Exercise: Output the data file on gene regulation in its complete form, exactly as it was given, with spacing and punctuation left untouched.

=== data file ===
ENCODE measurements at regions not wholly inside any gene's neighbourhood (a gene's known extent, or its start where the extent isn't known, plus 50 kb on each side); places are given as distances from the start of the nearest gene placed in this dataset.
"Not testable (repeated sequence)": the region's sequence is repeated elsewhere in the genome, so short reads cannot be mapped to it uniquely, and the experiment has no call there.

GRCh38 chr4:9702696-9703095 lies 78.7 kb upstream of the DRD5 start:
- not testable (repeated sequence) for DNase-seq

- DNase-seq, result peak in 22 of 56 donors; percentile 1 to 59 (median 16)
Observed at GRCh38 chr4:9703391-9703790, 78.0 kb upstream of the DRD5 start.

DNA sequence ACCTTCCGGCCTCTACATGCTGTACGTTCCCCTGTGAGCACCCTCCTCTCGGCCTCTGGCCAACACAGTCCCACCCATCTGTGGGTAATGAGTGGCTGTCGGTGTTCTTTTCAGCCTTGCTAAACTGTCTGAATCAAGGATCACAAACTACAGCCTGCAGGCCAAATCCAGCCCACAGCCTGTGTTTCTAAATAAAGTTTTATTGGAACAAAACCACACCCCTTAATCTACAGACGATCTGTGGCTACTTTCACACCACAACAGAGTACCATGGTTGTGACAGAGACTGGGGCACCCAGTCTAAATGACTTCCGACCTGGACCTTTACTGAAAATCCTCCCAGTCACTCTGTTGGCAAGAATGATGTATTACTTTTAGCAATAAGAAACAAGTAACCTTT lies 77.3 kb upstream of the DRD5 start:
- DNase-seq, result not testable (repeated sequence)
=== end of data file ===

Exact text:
ENCODE measurements at regions not wholly inside any gene's neighbourhood (a gene's known extent, or its start where the extent isn't known, plus 50 kb on each side); places are given as distances from the start of the nearest gene placed in this dataset.
"Not testable (repeated sequence)": the region's sequence is repeated elsewhere in the genome, so short reads cannot be mapped to it uniquely, and the experiment has no call there.

GRCh38 chr4:9702696-9703095 lies 78.7 kb upstream of the DRD5 start:
- not testable (repeated sequence) for DNase-seq

- DNase-seq, result peak in 22 of 56 donors; percentile 1 to 59 (median 16)
Observed at GRCh38 chr4:9703391-9703790, 78.0 kb upstream of the DRD5 start.

DNA sequence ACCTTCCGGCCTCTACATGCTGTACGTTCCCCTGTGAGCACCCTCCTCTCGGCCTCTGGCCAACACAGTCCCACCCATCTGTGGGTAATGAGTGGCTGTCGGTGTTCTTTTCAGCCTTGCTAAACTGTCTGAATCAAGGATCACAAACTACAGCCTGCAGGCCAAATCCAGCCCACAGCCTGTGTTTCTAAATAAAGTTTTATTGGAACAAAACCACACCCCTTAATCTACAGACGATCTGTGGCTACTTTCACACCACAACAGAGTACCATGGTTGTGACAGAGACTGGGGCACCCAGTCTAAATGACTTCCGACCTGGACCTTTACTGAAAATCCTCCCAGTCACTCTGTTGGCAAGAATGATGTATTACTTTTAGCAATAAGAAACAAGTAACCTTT lies 77.3 kb upstream of the DRD5 start:
- DNase-seq, result not testable (repeated sequence)